GULLANE, Scotland, July 17 (Reuters) - Rory McIlroy hit back at Nick Faldo on Wednesday after the six-times major winner told the young Northern Irishman earlier in the week that he had to devote more time to golf.
McIlroy has had a troubled season after changing clubs at the start of the year following the signing of a mega-bucks deal with Nike and he was clearly irritated by Faldo’s comments.
“He said I should be at the course nine to five,” the world number two told reporters on the eve of the 142nd British Open at Muirfield.
”I actually was on the range at 6.15 (yesterday) and got out of the gym at 6:15, a 12-hour day compared to his eight-hour day.
“Nick should know how hard this game is at times and he’s been in our position before. He should know how much work that we all put into it.”
Englishman Faldo, who turns 56 on Thursday and is playing in the Open this week for the first time in three years, hinted on Monday that McIlroy was spending more time than he should on off-the-course activities.
”You have a window of opportunity, that’s my only words of wisdom to Rory,“ said the veteran who now works as a full-time television commentator. ”You have say a 20-year window as an athlete - concentrate on golf, nothing else.
“Hopefully you have another 40 years to enjoy it so just concentrate on your golf.”
McIlroy acknowledged that Faldo was not trying to unduly criticise him.
”He probably said a million other things in that interview,“ said the 24-year-old. ”He obviously said something about me and that’s the thing that’s been picked up by everyone.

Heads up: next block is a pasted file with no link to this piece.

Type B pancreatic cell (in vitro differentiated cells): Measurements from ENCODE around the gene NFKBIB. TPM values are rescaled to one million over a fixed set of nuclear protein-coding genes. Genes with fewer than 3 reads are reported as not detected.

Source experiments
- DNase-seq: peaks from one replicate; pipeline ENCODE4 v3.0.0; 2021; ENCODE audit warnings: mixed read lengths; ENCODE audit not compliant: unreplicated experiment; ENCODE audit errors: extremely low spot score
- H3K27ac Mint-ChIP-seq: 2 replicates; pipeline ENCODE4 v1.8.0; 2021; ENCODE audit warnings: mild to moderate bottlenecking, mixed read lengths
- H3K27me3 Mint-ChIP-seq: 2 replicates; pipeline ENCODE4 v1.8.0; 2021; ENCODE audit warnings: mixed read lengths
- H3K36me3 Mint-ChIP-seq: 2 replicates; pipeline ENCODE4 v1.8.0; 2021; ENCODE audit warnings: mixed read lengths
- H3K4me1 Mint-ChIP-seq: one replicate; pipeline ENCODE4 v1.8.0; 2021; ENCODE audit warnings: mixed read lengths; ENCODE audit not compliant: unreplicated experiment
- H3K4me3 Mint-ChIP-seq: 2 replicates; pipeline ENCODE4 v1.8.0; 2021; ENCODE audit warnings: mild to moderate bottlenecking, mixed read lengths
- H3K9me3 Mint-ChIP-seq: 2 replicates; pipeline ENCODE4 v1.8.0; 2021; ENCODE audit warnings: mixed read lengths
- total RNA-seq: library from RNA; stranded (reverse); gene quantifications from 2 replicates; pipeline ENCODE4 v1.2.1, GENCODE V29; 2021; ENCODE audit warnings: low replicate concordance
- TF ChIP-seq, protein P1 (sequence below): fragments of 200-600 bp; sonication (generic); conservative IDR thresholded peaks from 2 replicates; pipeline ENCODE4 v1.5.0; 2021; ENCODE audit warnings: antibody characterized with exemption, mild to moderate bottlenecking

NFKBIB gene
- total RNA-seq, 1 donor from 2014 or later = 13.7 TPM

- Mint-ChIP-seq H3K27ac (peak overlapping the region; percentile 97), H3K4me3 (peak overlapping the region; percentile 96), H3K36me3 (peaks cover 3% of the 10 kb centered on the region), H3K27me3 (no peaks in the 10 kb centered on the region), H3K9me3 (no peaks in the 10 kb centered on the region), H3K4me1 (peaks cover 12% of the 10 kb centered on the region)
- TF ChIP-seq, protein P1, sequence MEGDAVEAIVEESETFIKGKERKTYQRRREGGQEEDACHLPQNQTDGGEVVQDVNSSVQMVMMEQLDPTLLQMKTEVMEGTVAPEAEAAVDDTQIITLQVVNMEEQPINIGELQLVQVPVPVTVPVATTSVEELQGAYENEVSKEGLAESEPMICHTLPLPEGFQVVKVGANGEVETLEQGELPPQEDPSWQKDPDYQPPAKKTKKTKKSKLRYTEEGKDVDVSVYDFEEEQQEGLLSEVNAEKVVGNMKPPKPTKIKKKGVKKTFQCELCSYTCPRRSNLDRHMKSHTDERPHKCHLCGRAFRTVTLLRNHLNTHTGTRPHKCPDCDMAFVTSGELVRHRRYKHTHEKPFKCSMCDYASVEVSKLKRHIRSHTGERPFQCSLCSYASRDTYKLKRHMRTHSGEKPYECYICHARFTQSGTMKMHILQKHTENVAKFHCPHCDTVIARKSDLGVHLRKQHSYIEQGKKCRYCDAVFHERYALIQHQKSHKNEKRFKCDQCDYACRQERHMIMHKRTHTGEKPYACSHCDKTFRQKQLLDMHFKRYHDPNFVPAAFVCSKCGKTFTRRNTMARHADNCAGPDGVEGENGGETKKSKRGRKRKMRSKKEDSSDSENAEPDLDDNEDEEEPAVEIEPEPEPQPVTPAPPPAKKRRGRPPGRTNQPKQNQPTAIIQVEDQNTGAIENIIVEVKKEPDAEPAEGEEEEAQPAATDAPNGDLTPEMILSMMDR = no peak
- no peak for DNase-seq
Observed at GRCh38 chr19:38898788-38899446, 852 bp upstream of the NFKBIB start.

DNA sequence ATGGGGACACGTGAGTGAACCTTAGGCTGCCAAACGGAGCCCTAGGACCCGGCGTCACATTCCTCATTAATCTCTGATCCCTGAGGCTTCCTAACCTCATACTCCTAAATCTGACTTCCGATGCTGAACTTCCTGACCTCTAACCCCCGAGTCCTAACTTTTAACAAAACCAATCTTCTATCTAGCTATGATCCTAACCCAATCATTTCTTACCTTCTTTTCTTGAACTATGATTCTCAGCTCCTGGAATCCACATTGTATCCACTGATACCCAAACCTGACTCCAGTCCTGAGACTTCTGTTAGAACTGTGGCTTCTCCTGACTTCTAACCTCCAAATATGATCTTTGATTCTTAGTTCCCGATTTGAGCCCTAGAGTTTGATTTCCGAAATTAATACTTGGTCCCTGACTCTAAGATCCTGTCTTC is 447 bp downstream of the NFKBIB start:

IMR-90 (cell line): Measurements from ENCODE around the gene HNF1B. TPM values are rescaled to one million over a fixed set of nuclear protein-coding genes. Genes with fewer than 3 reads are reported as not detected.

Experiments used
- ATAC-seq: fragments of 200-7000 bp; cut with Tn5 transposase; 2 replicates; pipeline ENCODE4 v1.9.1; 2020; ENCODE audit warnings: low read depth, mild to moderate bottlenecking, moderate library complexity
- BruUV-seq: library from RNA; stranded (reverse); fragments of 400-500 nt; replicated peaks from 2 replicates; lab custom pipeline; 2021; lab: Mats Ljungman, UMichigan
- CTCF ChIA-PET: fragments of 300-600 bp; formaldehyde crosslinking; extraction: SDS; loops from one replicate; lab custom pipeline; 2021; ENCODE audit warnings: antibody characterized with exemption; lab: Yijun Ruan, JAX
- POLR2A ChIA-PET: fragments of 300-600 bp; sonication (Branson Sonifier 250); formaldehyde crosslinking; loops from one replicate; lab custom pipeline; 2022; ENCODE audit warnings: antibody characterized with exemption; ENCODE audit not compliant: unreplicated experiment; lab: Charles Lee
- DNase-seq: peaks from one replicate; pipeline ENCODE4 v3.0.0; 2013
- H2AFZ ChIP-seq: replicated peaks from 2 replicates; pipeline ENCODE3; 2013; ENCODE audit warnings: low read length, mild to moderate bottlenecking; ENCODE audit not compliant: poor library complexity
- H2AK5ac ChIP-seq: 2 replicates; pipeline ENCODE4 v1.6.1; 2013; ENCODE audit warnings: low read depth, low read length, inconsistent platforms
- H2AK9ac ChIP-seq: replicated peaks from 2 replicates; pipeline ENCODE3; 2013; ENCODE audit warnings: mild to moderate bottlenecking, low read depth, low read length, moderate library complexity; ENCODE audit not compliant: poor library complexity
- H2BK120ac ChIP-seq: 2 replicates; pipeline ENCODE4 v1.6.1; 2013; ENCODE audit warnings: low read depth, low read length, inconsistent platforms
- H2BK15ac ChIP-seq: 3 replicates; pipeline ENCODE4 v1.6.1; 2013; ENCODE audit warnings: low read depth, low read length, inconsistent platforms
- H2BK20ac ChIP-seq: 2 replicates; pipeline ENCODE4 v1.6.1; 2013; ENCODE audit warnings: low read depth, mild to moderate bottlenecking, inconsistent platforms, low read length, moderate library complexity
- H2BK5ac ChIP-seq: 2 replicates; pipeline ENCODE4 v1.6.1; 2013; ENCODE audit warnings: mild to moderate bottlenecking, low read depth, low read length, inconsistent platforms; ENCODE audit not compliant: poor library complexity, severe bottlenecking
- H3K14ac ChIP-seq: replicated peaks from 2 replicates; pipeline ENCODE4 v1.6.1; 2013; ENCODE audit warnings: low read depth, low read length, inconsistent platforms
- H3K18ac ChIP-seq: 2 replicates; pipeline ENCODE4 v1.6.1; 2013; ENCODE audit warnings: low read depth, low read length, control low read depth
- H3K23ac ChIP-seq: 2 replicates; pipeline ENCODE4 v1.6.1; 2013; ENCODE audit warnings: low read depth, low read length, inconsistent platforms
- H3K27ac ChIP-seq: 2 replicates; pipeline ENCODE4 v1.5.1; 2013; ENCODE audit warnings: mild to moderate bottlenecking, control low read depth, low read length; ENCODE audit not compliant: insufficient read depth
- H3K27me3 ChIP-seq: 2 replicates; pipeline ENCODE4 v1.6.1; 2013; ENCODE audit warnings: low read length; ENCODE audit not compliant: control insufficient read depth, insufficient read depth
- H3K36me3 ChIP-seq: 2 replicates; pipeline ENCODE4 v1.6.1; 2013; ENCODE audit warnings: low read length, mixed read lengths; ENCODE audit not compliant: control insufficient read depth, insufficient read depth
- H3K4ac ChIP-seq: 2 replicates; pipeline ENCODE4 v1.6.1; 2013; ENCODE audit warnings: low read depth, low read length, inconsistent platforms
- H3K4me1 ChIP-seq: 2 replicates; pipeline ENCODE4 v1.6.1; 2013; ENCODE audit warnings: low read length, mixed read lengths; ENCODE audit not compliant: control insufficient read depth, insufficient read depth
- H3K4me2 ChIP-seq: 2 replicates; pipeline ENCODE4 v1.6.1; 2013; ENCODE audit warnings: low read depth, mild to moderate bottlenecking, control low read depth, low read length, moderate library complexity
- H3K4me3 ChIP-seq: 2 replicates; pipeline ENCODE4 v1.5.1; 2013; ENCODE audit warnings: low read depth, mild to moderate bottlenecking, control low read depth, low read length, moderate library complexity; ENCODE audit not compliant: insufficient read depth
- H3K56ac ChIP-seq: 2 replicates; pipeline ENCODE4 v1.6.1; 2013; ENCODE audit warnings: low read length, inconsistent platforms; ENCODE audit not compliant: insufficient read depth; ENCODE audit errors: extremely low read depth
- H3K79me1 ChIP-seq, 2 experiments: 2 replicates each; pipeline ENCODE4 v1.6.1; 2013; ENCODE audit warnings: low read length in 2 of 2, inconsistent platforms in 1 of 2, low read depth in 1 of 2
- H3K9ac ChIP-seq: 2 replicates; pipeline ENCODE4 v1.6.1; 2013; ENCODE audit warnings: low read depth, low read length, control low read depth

”I know how these things go, I know he wasn’t trying to get on my case at all. He was just offering words of advice in some way.
“(But) I think he has to remember how hard this game can be at times.”
McIlroy is without a victory since the DP World Tour Championship in Dubai in November, a win that made sure he ended the year as the number one golfer in Europe and the United States.
“I think the game’s like life, you’re going to go through highs and you’re going to go through lows. It’s just about trying to work your way out of the lows,” said the twice major winner.
”I haven’t played my best golf this year but I’ve showed signs that it is there. It’s just a matter of trying to do that more often.
“Sooner or later it will turn around and I’ll play the golf that everyone knows I‘m capable of and the golf I know that’s capable of winning major championships,” said McIlroy.
McIlroy has left no stone unturned in his bid to prepare for this week’s event at Muirfield.
”I played 18 holes last Monday and then 27 on Tuesday,“ he explained. ”Then I played 18 this Sunday, 18 on Monday, 18 yesterday and I’ll play nine today.
”That’s a lot of holes. I’ve also got a new driver in the bag...it’s a different head shape, more of a pear shape, but it encourages the club face to close a little bit more.
“My bad drive this year has been losing it to the right so this is encouraging the club face to square up on impact and obviously I‘m not getting that right shot anymore which is a huge plus.” (Editing by Justin Palmer)